I have no idea where PGA TOUR Commissioner Tim Finchem was when he came up with the idea of these playoffs. And despite spending last week in the crapper of public opinion, the Commish still hasn't apologized for foisting this bogusness on an unsuspecting golf world. On the contrary, the TOUR's PR machine keeps pumping out ads like this full-pager in Tuesday's USA Today:
Every drive. Every wood. Every iron. Every bunker. Every chip. Every putt. Every shot counts.
It appears Miss South Carolina has found work writing ad copy. It's repetitive at best, inaccurate at its worst, and repetitive at best. Every shot counts? What, as opposed to regular TOUR events where players buy mulligans before each round?
Like the motorist who has to slow down for a car crash, I decided to sit in on Rory Sabbatini's meet and
fight greet with the scribblers at Wednesday's Deutsche Bank press conference. And he didn't disappoint.
After a pretty rigid, uninspired effort (the course is "fair" and in "great shape"), a question about an incident last week got him going before this question delivered some good old fashioned tension in the room.
Q. Outspokenness has been a double-edged sword for you, hasn't it?
RORY SABBATINI: No, actually the media has been the double-edged sword in the fact that I'll make a statement and they tend to paraphrase it to their liking and change it. You know, if anybody actually had bothered going back and reading transcripts from previous interviews, they would understand what I said instead of just going with the paraphrasing and following that lead.
You know, I'll say that the media has really put a very bitter taste in my mouth.
Q. Do you suppose that's because of the fact that you speak up or that you speak out on certain topics and no one else really takes a stance publicly on anything, so therefore -- because I haven't disagreed with anything you've said all year. I think you've been right.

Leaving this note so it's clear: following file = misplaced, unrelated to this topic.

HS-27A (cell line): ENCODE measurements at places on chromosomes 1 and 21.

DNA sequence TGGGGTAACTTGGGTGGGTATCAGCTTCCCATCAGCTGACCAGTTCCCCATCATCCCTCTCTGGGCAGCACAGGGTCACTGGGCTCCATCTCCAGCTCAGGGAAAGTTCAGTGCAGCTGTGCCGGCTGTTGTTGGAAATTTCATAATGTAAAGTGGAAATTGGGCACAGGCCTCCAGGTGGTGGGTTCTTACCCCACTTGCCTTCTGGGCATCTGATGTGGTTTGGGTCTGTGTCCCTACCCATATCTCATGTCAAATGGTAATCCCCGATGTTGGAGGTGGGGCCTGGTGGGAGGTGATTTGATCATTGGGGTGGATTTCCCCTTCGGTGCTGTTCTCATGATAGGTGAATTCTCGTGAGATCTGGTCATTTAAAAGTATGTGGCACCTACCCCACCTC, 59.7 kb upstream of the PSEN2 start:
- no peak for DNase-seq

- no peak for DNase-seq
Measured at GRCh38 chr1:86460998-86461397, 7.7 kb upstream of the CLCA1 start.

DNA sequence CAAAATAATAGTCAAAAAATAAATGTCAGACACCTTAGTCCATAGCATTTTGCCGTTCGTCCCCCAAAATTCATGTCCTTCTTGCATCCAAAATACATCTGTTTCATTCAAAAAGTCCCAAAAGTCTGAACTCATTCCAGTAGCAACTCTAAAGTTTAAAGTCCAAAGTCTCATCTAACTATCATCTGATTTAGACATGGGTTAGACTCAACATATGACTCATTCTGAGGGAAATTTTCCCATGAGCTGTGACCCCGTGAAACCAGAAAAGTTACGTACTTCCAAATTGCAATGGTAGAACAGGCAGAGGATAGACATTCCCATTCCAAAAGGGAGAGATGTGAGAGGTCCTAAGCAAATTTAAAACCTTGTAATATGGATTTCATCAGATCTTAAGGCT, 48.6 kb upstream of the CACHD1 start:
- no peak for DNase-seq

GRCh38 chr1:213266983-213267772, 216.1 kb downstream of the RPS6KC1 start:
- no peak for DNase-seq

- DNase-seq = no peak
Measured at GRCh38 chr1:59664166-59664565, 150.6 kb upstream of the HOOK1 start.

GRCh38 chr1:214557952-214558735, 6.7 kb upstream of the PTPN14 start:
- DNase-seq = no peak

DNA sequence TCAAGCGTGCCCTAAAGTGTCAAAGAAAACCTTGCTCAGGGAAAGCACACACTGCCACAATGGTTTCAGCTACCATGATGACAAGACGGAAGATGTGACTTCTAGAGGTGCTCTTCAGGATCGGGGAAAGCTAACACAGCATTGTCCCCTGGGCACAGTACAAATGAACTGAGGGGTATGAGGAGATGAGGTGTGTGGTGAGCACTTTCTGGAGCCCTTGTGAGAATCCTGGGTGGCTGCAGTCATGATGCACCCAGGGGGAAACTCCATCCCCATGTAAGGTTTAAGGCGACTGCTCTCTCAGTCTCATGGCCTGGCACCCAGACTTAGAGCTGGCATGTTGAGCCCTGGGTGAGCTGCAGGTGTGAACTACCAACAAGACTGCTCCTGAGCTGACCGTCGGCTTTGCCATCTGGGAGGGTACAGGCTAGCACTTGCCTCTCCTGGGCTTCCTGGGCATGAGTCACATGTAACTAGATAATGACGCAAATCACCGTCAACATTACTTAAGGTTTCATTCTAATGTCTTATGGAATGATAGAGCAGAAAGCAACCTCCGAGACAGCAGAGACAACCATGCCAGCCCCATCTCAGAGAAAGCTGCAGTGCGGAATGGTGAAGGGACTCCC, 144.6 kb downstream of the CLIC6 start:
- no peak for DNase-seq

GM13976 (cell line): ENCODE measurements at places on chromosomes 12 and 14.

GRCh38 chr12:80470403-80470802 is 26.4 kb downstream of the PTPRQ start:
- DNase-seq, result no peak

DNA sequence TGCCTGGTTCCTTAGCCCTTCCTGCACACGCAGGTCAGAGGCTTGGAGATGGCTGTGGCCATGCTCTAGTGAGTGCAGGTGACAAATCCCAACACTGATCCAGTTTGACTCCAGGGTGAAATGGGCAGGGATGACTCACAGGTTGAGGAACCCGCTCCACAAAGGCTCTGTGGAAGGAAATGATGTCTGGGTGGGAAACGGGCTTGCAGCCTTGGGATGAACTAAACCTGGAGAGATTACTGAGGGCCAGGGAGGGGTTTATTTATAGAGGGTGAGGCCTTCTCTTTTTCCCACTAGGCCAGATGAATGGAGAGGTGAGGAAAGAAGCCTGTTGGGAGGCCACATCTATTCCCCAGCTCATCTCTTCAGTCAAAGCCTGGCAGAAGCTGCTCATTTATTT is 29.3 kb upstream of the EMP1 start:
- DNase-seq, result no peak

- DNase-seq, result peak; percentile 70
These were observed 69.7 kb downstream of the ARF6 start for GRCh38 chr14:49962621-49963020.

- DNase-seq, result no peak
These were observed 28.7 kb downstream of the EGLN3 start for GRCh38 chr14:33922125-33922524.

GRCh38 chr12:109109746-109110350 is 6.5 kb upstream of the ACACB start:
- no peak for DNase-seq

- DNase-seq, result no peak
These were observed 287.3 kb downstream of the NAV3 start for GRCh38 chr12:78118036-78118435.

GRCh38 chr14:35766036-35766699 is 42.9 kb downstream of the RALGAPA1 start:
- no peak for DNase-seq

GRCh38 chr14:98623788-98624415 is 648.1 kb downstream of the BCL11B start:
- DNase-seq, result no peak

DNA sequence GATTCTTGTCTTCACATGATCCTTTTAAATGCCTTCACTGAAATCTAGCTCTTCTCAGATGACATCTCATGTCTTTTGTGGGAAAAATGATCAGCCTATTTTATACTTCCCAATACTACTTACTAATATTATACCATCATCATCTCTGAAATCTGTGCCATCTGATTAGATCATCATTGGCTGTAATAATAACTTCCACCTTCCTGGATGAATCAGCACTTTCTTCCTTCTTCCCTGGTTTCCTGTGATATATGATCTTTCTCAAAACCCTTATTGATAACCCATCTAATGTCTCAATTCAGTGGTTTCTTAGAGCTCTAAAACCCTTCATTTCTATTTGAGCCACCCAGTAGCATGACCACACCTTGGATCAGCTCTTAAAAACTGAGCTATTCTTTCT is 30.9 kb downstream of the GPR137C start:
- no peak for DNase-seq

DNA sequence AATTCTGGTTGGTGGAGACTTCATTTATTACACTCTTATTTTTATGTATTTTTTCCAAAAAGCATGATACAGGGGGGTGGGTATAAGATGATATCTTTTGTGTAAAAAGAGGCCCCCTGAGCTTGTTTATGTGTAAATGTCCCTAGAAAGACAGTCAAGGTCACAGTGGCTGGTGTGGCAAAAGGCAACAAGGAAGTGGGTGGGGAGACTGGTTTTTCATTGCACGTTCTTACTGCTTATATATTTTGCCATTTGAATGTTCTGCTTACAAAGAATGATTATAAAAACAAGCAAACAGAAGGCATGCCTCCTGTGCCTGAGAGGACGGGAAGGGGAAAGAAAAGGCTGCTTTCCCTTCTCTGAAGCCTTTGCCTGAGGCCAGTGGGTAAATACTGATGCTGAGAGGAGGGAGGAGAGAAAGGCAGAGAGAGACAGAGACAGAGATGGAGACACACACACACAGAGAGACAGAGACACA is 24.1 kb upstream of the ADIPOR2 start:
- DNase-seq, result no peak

RORY SABBATINI: Understand, I'm generalizing. I'm not saying every member of the media.
Q. I know, I don't feel that way.
RORY SABBATINI: The situation is I speak my mind. People always say they want something different; you get me, you get something different, and then they burn you for it. So what do you want, do you want different or do you want the usual fraternal player out here? You guys need to pick and choose what you want. If you want your generic standard answer, hey, I can spend all day long here and talk generic answer with you. But that's not the person I am.
You know, if the situation continues where people continue to burn me and manipulate what I say into what they want to turn it into, I'm just not going to bother talking. That's why, you guys have got to pick and choose what you want.
It's called copy and paste my friend.
Q. Fair enough.
RORY SABBATINI: You make me out to look like the bad guy when I've done nothing but ever actually, in a sense, praised Tiger because I've seen Tiger at his best. I'm the first one to admit, when Tiger is on his game, there's hardly -- I don't know if there is a person that plays on the PGA TOUR or anywhere in the world that can beat him, and I've said that repeatedly.
Q. When you said what you said, he had just blown a three-shot lead with six holes to go at Wachovia. I thought, you know what, he's making a valid point.
RORY SABBATINI: But the thing is people don't see that as a valid point. Apparently he's a celestial being that you can't touch. That's the way I see it.
Well that ought to put things to rest!
Q. If you were Gary Player, who would you pick to take on Tiger at the Presidents Cup in the singles?
RORY SABBATINI: Why not pick me?
Q. I think that's what he's asking you.
RORY SABBATINI: Why not pick me? I would pick myself.
There's a newsflash.
Jim McCabe looks at the suddenly dirty "playoff" word.
"It's not really a good term," said Zach Johnson.
"Is there another name we could probably call it? Yes," said Heath Slocum.
All right then, instead of "playoffs," what should we use? Heads are scratched, laughs are heard, then smiles break out.
"I don't know what you call it," said Charles Howell III.
"I don't know. It's a tough one," said Pampling. "It's a word you've got to use, I think. Obviously, it's not a regular playoff, but it's got to be golf's playoffs, maybe."
Johnson, one of the PGA Tour members who gets involved with company policies, recalled that there was much talk about what to call this series of four tournaments.
"There's not really a good term," said the Masters champ. " 'Playoffs' is the best term you can come up. There really isn't another term that would be sufficient. [But] it's just a word."
If only our government treated vets this well...
For Immediate Release